YWCA Racial Justice speaker Andrew Young:
“Cincinnati, you are great, but not as great as you could be,’’ was the challenging comment made by visiting keynote speaker Andrew Young at the annual YWCA Heart-to-Heart Racial Justice Breakfast March 20 at the National Underground Railroad Freedom Center.
Civil rights leader Young, who also is a former twoterm mayor of Atlanta and a former U.S. Ambassador to the United Nations during the Carter Administration, explained that Atlanta offi cials decided that their city could not progress with 45 percent of its population behind a wall of non-inclusion, a wall that often is present in Cincinnati today.
“We decided we could not make it in Atlanta without Black people being involved, so we formed a coalition to build a transit system and an airport, with every single contract let on the airport requiring at least one minority contractor. We created a fairness formula that included everybody, even poor people. We understood that Black and White, rich and poor, women and men had to do these things together, and we launched our city into an era (of growth) that we still are struggling with,’’ he said.
The signature project that turned Atlanta around was the construction of its $15 billion airport, one of the busiest in the world. Hartsfield-Jackson Atlanta International Airport generates more than $31 billion per year and employees about 60,000 people, he said. “Our ‘fairness formula’ – our inclusion policy for that airport construction - helped everybody, and those benefits continue today,’’ he said.
That concept of inclusion guided Young’s life in all of his causes, he said. “There is not one single action I ever undertook but that it helped both White and Black people,’’ he explained. “I realized you have to use everybody to accomplish things.’’
He added that major causes often begin with small groups of people taking action, and that he and Dr. Martin Luther King Jr. – with whom he served as his top aide -- believed that recruiting 10 preachers in any city to your cause was more important than the support of any political party.
However, Young admitted that neither he nor King was committed to being leaders of a nonviolent movement that would change the world. Both men were influenced by their wives, both raised in the rural South and graduates of liberal thinking colleges, to take up that banner, he said.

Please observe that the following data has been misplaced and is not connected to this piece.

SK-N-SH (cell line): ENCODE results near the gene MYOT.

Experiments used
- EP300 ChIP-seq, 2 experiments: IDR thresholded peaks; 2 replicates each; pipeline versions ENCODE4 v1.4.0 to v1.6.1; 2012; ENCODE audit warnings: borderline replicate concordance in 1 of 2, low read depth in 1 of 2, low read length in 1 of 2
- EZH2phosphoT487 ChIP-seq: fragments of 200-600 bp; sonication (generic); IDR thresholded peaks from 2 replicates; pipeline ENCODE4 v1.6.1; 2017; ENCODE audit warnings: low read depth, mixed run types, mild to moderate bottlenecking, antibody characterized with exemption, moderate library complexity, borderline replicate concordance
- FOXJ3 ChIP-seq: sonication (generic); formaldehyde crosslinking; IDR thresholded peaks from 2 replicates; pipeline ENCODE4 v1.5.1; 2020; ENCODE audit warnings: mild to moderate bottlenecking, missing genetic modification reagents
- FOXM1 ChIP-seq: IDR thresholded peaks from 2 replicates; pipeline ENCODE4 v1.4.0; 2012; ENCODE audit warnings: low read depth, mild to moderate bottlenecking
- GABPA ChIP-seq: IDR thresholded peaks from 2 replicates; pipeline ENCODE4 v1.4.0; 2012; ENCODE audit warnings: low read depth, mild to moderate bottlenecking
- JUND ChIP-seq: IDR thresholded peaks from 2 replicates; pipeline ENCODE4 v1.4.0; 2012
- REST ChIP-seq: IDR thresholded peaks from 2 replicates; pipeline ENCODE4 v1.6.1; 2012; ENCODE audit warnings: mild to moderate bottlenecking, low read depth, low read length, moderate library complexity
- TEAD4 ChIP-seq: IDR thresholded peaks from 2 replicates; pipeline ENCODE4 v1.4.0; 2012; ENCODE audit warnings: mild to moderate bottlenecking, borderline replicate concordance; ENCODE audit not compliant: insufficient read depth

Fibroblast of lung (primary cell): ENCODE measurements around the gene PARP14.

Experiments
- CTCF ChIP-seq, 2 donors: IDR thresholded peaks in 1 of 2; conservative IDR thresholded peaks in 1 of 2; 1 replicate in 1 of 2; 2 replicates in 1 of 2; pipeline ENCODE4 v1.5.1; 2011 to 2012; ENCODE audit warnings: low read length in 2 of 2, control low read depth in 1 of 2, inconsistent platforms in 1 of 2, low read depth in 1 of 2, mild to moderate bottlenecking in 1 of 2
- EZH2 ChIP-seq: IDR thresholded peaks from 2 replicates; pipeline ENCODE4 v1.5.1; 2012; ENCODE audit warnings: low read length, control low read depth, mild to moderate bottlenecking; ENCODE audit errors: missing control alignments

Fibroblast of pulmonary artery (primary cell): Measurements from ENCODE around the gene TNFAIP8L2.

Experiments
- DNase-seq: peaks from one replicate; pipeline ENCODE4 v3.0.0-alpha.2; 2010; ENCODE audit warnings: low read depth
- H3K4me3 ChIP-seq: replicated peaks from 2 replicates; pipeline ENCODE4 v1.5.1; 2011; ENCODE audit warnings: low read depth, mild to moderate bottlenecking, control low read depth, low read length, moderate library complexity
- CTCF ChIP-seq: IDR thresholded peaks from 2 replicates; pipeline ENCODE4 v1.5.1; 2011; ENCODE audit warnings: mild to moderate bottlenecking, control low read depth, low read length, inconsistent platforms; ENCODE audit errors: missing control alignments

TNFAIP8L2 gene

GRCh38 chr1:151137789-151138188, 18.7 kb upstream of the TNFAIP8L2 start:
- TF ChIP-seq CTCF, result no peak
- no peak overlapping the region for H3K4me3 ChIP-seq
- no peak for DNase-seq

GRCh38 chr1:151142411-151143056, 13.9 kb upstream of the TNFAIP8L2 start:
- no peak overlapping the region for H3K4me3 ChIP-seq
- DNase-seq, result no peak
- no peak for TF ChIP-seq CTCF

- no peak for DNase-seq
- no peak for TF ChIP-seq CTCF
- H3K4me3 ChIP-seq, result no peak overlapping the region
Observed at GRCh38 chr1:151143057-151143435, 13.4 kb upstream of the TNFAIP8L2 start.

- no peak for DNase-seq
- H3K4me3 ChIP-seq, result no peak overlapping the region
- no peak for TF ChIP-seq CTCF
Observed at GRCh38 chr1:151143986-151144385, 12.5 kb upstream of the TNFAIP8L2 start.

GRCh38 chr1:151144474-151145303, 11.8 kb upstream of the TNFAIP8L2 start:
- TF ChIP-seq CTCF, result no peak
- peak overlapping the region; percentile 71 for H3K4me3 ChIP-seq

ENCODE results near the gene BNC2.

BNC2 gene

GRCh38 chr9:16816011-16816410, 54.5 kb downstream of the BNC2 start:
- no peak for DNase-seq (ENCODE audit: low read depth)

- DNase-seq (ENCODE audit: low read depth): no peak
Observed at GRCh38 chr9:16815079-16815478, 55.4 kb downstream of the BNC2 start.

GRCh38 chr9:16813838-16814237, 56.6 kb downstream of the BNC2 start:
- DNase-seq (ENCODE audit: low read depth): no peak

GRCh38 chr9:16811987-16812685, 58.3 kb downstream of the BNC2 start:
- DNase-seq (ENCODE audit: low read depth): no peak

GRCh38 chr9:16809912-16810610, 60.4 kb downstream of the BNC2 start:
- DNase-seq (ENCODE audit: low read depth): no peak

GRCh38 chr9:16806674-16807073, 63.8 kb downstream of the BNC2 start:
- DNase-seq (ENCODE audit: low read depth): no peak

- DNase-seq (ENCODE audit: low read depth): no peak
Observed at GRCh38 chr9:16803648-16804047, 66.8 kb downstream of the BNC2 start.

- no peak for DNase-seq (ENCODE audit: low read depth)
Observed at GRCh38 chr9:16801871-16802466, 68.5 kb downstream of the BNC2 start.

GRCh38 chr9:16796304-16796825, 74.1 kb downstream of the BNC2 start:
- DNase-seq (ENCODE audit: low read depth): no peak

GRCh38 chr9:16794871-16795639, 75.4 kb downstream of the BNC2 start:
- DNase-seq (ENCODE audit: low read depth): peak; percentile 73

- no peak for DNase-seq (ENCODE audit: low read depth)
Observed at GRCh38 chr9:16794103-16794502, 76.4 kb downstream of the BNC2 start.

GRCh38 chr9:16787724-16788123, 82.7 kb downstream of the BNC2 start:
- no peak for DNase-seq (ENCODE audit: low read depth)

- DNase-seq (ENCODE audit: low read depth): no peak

Coretta Scott King attended college at Antioch, Ohio, and Jean Young, who died of cancer in 1994, went to Manchester College in North Manchester, Ind. “My wife understood the country could not continue to be half free and half oppressed,’’ he said.
Young is now undertaking causes in Africa and working to raise funds for those causes. He noted $2 billion was raised in Atlanta to hold a “track meet’’ –the 1996 Summer Olympics – so it should be possible to raise a similar amount of money to help the people of Africa.
He is also a champion for the freedom of women throughout the world. Million of women worldwide are being held as slaves, often subjected to prostitution, rape, mutilations and other abuses, he said. “There is no struggle against these abuses to woman, and I wonder why that issue is not raised much,’’ he said.
He also noted that there are now six billion people in the world, but only 1.2 billion jobs, according to United Nations estimates. “When you have so many people with nothing to do, they are going to upset your world, as leaders the Middle East are discovering. He called for changes in the teaching profession in American that would train new entrepreneurs who will bring forth new ideas that create jobs.
Young said that voter suppression is now being promoted by intelligent people in ways that are different than in the era of the Civil Rights Movement. “But one of the strengths the people in this country have is their ability to mobilize to do good, as we did during World War II and the Civil Rights Movement. The Civil Rights Act of 1964 resulted from the Civil Rights Movement, and nobody expect that that bill would be signed by the Southern President Lyndon Baines Johnson,’’ he said.
Freedom Riders living in Cincinnati - Frances Wilson Canty, Betty Daniels Rosemond and David Fankhauser - were recognized for their courage in participating in the Freedom Rides in 1961 by YWCA President and CEO Charlene Ventura during the YWCA Racial Justice Breakfast. All three traveled at great peril throughout southern states to protest Jim Crow laws and help integrate bus stations and other facilities closed to African Americans.
When asked who would be the Freedom Riders of today, Young answered that it would be the people who have the courage to stand up for people in prison. “The mandatory drug sentencing laws provides a level of sophistication in crime that can only be attributed to putting bright people in jail. They come out with a master’s degree in crime theory, and it is costing our society more than we can afford to pay,’’ he added.
In comparing the Civil Rights Movement to the Occupy Wall Street movement, Young said he and other members of the 1960’s movement had the benefit of excellent leadership training in their churches, where they were taught the specifics of the issues they were protesting. He said the members of the Occupy Wall Street movements, as well as the Tea Party organizations, do not know what they want to go back to. He suggested the Occupy protestors go back to school to obtain a better understanding of Wall Street.